Max Scherzer could only hear the noise. He was nestled with the Washington Nationals’ video team, in a windowless room off the home clubhouse at Nationals Park, and he had no interest in looking at the television, or his phone, or anything that could have told him what was happening out on the field.

If he did, if only for a split second, just because temptation had tugged his eyes to a screen, he would have seen the biggest comeback in the ninth inning or later in franchise history. He would have seen Trea Turner kickstart it with an RBI double that scratched at the New York Mets’ six-run lead. He would have seen Anthony Rendon knock in another run with a single. He would have seen Ryan Zimmerman drive in two more, sending his own double into the right-center field gap, celebrating on second with two clenched fists and an unchained scream. And he would have seen Kurt Suzuki, the 35-year-old catcher, his catcher, blasting a walk-off three-run homer into a night that was lost and then found for the Nationals, forgettable until it became something to remember for a very long time.

But Scherzer didn’t look. He didn’t even glance. He instead spent the last moments of the Nationals’ 11-10 win doing his part. He wasn’t watching when the rally began. So he couldn’t start in the middle of it, or ever, because superstition says change is what changes good luck. He missed a hell of an ending.

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“I wasn’t watching and things were happening,” Scherzer said, looking almost proud of himself, letting the thrill of a win hide the absurdity of it all. “Don’t all of a sudden jump on the bandwagon if you weren’t watching before. Why start watching? So I just let that unfold.”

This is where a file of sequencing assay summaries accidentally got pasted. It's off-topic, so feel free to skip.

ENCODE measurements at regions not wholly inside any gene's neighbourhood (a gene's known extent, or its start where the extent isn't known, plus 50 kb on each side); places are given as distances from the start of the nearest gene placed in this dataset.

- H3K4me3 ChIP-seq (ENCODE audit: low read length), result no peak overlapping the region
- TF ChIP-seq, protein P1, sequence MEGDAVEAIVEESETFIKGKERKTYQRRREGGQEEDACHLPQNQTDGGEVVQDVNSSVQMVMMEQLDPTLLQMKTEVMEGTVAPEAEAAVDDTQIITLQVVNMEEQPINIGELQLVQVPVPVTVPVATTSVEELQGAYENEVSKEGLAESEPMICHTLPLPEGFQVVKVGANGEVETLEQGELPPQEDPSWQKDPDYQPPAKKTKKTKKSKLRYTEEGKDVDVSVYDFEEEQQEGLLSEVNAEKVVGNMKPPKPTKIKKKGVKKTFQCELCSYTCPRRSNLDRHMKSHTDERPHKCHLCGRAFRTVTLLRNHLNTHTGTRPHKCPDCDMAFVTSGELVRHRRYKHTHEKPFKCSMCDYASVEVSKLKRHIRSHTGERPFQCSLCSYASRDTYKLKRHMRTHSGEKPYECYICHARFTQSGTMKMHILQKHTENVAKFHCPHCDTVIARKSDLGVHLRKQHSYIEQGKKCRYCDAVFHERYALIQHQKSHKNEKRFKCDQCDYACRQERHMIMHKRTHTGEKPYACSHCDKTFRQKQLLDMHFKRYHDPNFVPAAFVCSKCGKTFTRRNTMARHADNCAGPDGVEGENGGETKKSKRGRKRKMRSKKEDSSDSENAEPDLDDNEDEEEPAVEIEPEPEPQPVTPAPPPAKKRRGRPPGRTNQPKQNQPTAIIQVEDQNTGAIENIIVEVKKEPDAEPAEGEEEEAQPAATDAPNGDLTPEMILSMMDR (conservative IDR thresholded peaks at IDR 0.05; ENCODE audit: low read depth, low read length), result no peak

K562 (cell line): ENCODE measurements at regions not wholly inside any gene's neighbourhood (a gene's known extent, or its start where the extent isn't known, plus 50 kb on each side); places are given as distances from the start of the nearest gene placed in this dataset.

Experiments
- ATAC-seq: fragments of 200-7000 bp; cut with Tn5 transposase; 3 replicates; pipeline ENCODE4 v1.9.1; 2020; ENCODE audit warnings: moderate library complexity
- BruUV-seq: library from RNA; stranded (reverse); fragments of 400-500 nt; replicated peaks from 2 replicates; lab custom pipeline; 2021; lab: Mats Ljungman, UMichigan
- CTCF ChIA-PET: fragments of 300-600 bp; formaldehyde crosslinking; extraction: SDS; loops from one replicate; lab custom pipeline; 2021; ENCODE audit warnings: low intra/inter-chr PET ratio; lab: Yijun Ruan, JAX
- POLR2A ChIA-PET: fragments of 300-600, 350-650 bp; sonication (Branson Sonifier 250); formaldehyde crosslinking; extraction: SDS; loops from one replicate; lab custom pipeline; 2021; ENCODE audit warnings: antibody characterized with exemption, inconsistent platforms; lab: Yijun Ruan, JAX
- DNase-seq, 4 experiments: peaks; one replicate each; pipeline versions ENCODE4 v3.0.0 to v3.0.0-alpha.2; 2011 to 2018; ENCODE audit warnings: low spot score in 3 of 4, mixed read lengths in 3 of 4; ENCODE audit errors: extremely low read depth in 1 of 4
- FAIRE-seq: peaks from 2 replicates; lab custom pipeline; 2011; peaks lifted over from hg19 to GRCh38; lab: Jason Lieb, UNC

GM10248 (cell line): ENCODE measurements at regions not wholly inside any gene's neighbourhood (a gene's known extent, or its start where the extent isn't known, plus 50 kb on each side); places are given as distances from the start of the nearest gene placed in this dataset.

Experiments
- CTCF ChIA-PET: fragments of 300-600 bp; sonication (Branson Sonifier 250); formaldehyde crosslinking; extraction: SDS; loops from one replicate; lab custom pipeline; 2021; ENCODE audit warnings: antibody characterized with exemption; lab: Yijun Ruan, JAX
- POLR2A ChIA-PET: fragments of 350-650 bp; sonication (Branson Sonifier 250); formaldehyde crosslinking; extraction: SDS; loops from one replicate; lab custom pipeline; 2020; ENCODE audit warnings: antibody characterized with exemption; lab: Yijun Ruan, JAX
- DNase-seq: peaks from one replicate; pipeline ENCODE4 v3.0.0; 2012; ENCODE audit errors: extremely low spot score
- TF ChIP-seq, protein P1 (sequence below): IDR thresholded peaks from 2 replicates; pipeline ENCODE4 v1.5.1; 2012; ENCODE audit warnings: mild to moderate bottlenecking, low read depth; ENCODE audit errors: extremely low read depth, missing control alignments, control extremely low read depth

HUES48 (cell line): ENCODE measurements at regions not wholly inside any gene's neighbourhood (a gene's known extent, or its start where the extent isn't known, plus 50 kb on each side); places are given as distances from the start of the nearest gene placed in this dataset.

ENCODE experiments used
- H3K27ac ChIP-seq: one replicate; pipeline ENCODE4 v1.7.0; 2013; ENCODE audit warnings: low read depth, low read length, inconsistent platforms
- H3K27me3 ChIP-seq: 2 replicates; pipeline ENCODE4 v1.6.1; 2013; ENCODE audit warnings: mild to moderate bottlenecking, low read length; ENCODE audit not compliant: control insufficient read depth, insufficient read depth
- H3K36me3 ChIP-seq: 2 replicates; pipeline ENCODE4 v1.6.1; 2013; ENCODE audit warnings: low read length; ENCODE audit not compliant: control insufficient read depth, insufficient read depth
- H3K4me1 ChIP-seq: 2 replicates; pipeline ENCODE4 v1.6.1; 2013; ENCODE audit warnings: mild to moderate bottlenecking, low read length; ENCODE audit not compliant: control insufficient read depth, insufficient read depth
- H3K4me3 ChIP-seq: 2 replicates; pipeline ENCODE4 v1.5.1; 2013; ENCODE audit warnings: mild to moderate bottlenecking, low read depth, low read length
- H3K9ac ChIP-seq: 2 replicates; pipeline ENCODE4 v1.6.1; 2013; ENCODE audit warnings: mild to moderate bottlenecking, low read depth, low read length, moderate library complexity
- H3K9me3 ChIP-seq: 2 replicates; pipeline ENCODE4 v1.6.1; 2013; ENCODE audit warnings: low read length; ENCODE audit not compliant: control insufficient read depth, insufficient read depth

Three hours and 17 minutes before Suzuki’s homer, when the sunlight had yet to dwindle, Scherzer began his third start since he came off the injured list Aug. 22. He was lights out for five of his six innings. But he lapsed in the fourth, giving up four runs on five hits, and that put the Nationals in a three-run hole against Mets ace Jacob deGrom.

Their comeback began against deGrom in the sixth, when Suzuki scored Juan Soto with a single off the wall, yet that’s when the mistakes started, too. Matt Adams got a bad a read on Suzuki’s hit and couldn’t get past second, so Suzuki held up at first and a double play stayed intact. Gerardo Parra bounced into one three pitches later to end the threat. Left-handed reliever Roenis Elías then yielded a solo homer to Jeff McNeil to lead off the eighth, upping the deficit back to three runs, and Soto’s two-run homer in the bottom of the inning could only put a dent in it. Then it was extended again after Brandon Nimmo, another lefty, took Elías deep to start the ninth. Then it stretched even more when McNeil added a two-run single and Pete Alonso lifted a two-run homer off Daniel Hudson.

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The top of the ninth should have been over before those last four runs scored. Adams bobbled a foul ball he could have caught. Turner fielded a grounder, had a tailor-made double play with a catcher running, but only threw to first because he thought there were already two outs. That allowed the Mets to build that six-run lead. Major league teams were 274-0 when leading by six or more runs in the ninth this season. No one bothered to tell the Nationals that.